Kinetic Director Gareth Evans Drops Short Samurai Film On YouTube

If you make films, make sure they have a samurai

Still From "Pre Vis Action"

Still From "Pre Vis Action"

Screenshot by author, from YouTube

In the woods, a warrior runs, carrying an item of great importance. A moment later, she is beset by two armed men, opposed to her actions and armed to the teeth. Weapons drawn, the combatants perform a delicate and deadly ballet, artful movements with deadly aim. The subject matter is as old as film-making itself, but the craft betrays a modern hand. "Pre Vis Action" is a short film from Welsh writer/director Gareth Evans, best known for his kinetic action film The Raid and its sequel. Without warning, Evans released the 5-minute film on YouTube for free, in full, likely just because he could.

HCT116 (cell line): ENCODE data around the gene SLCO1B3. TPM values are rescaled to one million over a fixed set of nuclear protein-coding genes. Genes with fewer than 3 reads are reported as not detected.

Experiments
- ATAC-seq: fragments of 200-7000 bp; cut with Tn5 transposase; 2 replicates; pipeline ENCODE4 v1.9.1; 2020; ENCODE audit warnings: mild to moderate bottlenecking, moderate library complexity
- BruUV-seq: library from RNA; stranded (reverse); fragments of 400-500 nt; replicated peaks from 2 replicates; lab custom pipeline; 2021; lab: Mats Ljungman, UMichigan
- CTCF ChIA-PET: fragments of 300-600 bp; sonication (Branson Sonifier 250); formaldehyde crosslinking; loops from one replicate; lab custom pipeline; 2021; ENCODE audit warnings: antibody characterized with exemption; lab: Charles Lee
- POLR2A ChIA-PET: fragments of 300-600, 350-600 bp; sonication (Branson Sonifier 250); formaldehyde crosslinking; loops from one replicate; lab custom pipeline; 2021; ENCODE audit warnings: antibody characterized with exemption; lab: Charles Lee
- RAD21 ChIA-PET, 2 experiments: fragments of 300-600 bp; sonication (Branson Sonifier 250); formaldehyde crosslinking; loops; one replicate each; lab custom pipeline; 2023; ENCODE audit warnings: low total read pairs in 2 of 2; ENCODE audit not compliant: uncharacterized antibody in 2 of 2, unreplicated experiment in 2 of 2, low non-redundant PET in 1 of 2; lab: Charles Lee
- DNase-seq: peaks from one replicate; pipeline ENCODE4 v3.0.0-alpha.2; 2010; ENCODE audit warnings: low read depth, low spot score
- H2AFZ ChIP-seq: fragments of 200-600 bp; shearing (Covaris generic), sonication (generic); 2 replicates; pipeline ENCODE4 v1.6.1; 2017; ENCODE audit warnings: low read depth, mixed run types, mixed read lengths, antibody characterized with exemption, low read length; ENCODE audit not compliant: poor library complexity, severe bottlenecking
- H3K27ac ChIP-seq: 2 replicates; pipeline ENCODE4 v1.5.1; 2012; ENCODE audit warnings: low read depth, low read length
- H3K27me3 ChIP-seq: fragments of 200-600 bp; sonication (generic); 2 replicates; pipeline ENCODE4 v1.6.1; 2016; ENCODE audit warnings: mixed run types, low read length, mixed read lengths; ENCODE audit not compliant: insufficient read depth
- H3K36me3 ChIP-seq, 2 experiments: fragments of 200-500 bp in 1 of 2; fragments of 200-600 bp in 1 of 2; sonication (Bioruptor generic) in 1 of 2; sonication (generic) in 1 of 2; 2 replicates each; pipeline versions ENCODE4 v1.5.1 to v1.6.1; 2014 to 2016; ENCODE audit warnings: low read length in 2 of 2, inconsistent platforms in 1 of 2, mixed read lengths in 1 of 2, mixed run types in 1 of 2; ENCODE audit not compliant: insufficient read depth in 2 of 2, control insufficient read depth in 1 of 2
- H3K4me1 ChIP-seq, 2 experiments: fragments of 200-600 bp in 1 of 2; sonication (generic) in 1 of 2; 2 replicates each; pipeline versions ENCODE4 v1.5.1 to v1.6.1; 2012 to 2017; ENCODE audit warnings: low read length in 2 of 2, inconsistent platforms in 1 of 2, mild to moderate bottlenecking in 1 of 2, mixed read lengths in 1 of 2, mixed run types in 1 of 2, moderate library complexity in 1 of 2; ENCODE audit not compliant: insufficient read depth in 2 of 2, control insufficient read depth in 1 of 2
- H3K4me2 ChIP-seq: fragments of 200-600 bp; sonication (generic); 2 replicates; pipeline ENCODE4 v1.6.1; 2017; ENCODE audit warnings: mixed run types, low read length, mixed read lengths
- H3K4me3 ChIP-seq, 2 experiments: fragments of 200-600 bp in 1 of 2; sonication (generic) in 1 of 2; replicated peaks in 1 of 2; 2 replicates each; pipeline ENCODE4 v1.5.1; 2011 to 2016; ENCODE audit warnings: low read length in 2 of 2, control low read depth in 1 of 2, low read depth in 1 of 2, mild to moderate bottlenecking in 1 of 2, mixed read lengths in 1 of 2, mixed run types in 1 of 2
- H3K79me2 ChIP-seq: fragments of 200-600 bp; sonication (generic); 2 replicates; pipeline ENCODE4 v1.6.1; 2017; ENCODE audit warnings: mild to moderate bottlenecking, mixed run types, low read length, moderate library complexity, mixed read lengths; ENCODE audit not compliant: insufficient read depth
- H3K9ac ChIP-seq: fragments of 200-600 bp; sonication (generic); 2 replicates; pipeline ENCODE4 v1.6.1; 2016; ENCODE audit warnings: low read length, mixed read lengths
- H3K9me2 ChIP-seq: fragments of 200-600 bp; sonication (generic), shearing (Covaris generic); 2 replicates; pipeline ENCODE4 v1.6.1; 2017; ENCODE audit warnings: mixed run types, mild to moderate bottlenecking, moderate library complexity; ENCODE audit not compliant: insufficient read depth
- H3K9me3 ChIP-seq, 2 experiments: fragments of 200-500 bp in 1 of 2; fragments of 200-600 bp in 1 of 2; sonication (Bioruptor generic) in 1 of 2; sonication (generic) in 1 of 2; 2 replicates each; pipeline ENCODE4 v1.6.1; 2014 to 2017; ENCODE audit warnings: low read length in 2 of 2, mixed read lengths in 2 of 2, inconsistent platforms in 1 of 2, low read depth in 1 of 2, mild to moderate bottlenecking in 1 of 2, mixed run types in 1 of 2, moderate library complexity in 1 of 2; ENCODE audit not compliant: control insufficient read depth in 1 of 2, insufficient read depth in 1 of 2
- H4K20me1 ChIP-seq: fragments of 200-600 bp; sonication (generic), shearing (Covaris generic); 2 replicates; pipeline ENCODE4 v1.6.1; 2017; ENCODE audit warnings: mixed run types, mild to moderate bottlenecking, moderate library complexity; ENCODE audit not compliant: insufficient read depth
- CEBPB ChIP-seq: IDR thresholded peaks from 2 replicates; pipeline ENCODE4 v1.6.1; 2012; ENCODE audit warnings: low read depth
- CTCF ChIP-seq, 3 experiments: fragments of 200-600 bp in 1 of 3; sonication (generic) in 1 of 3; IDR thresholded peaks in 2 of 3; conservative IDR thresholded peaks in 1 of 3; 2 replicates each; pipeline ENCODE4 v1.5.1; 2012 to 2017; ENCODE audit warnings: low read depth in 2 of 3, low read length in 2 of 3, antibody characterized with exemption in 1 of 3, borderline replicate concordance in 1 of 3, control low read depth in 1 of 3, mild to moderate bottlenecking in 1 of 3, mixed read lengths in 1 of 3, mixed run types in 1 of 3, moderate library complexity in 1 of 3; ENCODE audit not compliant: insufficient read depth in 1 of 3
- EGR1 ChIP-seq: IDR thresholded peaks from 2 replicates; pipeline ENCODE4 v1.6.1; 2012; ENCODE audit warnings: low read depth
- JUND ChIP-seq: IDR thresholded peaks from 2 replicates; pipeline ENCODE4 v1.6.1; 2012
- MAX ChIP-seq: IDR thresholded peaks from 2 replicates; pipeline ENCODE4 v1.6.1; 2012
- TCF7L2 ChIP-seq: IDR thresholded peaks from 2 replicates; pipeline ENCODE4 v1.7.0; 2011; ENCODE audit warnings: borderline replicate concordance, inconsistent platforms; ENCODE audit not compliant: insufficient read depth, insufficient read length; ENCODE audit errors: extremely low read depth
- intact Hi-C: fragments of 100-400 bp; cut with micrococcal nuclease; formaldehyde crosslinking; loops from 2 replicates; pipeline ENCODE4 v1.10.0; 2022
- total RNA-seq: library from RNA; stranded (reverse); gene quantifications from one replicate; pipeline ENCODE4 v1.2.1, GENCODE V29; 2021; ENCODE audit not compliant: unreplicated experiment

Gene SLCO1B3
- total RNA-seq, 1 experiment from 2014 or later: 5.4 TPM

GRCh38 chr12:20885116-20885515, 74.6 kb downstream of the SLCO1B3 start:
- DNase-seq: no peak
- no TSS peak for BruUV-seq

The wordless short film has a plot (a messenger with an important treaty facing assassins) but it's really a craftsman's showcase. Its instrumental soundtrack features Japanese and Indonesian instruments, and the aesthetic is full Kurosawa, even if the pacing is more Daredevil and the set itself is in Wales.

Yet for all the fancy footwork and artful swordplay, there was a straightforwardly commercial aim to the project. From the video’s description:

The following is a test action sequence designed by Yayan Ruhian, Cecep Arif Rahman and Gareth Evans. It was designed in a bid to create choreography that maintains the style and rhythm set out in their prior work (The Raid 1&2) while staying within the parameters of a PG-13/12A audience friendly certification.

That’s right, the real aim of this is to disarm the MPAA, and bring flashy choreographed fighting to the most profitable audience block. That’s almost as ruthlessly commercial as the assassins in the film.

Watch the short in full on YouTube.